When we returned from Canada at the beginning of November, the “official” hurricane season was over and the entire cruising fleet was either preparing to depart or had already left. It felt a bit like the posting season when you saw all of your friends leaving and there was very much a sense of being left behind.
Because we were in Kingston longer than expected, we had a gazillion (yes that’s a word girls) projects to complete before we could depart. Both main diesel engines needed servicing, the generator needed an overhaul (including sucking the gear oil out with three straws taped together…), restringing the trampoline, fixing the inverter, picking up, throwing out, and loading Rafiki with food, fuel and water. In between these required chores we tried to say good bye to many wonderful friends that we had met during our stay in Grenada.
Our plan has changed after speaking with some of the other cruisers and we now intend to retrace our tracks up through the Dominican Republic and Haiti before heading south to Panama in the spring. I put this plan on paper because it will give us a reference later when we end up doing something completely different. When I was flying we used to say “plan early, plan often” and “the best-laid plan won’t last longer than the take off”. We are often asked what our “plan” is, and without sounding like a typical non-committal teenager… we really don’t have one. When we started this trip it was one year, with an option for two. Then it became two with an option for three. In the spring there were days when I hoped that the mast would finally fall down and we could call it a day and head home! While in Kingston this Fall, there was a week when we weren’t sure that we were even coming back to Grenada. Bottom line is that we will continue as long as everyone is having fun.
Grenada is the hurricane destination for an armada of cruisers from North America and Europe alike. We met some fabulous people with fascinating stories to tell, and not since living in Moose Jaw with the NATO Fighter Training Program and all the international pilots, have we met such an eclectic group of people. The best part is that we will probably have the chance to reconnect with some of them in a few years, when we all return to life ashore.
One unforgettable aspect of island life was a short, but nasty epidemic of Chickungunya (similar but worse than it’s poor cousin, Dengue). This mosquito born virus laid your mother out for a full week and beside the benefit of the seven-day-bikini-body, it’s symptoms were severe achy joints, immobility, vertigo, high fever, and a very uncomfortable rash. One night when you two were off to yet one more social event (your mother stoically tried to convince me to go as well…), she finally got up to use the bathroom. I suddenly heard a shuddering thump and when I didn’t receive any response to my inquiries, went below to find your mother face down against the bulkhead, chin and forehead skinned on the non-skid, out cold. I managed to stabilize her neck and she quickly regained consciousness. With a confused look said, “where am I?”. When I told her that she had passed out in the bathroom she replied, “Oh, how embarrassing!” and promptly passed out again. I called for assistance on the radio and our friend, Diane from Puddy Cat (Joel was hard down with the same ailment) came over and we hoisted Mommy into bed. It took several weeks before she started feeling normal again and I still have a hard time saying Chickungunya without envisioning John Cleese as a doctor in some Monty Python skit….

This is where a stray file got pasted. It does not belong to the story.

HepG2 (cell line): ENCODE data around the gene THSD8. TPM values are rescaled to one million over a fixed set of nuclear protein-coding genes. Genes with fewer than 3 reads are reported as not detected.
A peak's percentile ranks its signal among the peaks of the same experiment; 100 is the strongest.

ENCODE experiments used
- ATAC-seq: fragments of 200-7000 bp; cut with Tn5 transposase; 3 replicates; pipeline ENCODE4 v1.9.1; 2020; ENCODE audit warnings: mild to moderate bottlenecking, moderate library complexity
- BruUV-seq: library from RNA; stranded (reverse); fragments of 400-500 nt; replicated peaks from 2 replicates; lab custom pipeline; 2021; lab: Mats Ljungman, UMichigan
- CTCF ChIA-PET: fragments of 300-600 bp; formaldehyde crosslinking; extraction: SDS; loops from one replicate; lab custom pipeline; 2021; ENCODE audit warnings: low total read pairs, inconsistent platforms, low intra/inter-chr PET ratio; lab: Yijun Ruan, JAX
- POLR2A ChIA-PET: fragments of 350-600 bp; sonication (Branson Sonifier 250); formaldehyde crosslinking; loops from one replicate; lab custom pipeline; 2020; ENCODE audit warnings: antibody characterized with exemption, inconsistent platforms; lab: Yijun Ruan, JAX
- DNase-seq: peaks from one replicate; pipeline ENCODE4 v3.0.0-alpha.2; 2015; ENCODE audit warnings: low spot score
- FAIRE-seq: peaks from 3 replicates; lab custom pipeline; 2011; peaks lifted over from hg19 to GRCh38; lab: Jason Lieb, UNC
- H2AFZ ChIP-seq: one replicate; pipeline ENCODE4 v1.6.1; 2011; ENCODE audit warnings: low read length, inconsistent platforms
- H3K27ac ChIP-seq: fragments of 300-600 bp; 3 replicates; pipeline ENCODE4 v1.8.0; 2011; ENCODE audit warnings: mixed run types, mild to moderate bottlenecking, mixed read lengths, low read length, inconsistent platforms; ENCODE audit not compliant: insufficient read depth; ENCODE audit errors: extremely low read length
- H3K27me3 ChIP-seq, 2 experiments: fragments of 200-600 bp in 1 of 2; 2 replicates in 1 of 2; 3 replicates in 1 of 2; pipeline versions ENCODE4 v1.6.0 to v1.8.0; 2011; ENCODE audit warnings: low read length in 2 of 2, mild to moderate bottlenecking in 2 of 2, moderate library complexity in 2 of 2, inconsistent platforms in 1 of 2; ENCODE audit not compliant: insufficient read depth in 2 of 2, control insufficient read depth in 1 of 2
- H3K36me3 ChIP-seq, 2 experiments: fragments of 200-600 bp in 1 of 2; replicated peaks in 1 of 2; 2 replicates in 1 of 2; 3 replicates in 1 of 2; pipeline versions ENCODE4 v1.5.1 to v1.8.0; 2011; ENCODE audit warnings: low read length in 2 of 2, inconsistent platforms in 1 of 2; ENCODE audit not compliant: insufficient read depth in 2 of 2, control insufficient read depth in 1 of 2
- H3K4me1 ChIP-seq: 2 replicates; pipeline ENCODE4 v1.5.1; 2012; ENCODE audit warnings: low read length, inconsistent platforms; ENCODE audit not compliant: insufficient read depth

The island itself is rich and lush, with a bounty of food literally growing on every corner. We were not successful meeting many of the locals and with a few notable exceptions; they were not terribly interested in meeting us. Although the island is considered very safe for cruisers, there were many incidents of thefts and boardings, which has left an unavoidable stain on our time there. In August we were boarded in the middle of the night and the thieves entered the main cabin of the boat and stole our laptop and iPads. They went so far as to prop open the doors and go back in for the charging chords. Four other boats in the same anchorage were also boarded and computers stolen. We heard nothing at all, which is really remarkable given that we never sleep very soundly, however the incident was extremely unsettling. The official reaction was even more unsettling and only after writing to the Minister of Tourism, did we finally get a police report eight weeks later. During our stay several other RIBs were stolen, and another boat was boarded with the owner in the cockpit. In this incident, after she raised the alarm, other cruisers captured the man in the water swimming back to his fishing boat and held him until the Coast Guard arrived. Even being caught on the boat and prevented from escaping with multiple witnesses, the individual was promptly released by the local authorities; the official response being they were fishermen and it was misunderstanding. Unfortunately these incidents have coloured our opinion, and it is hard not to look at small rowboats passing through the anchorage without concern for security and safety.
On November 15th, we started our push north, and our immediate goal is to get to Antigua for Christmas. We anticipate several of our boat buddies joining us there for a bonfire on the beach; while not traditional it should be fun. On the way up we would like to explore Dominica, Martinique and the Saints since, on the way down, we really did not get a chance to explore these islands, and local intelligence indicates that they should not be missed.
I hope that the next six months will be less stressful than the first six and we all are excited that the really fun part of the trip is just beginning.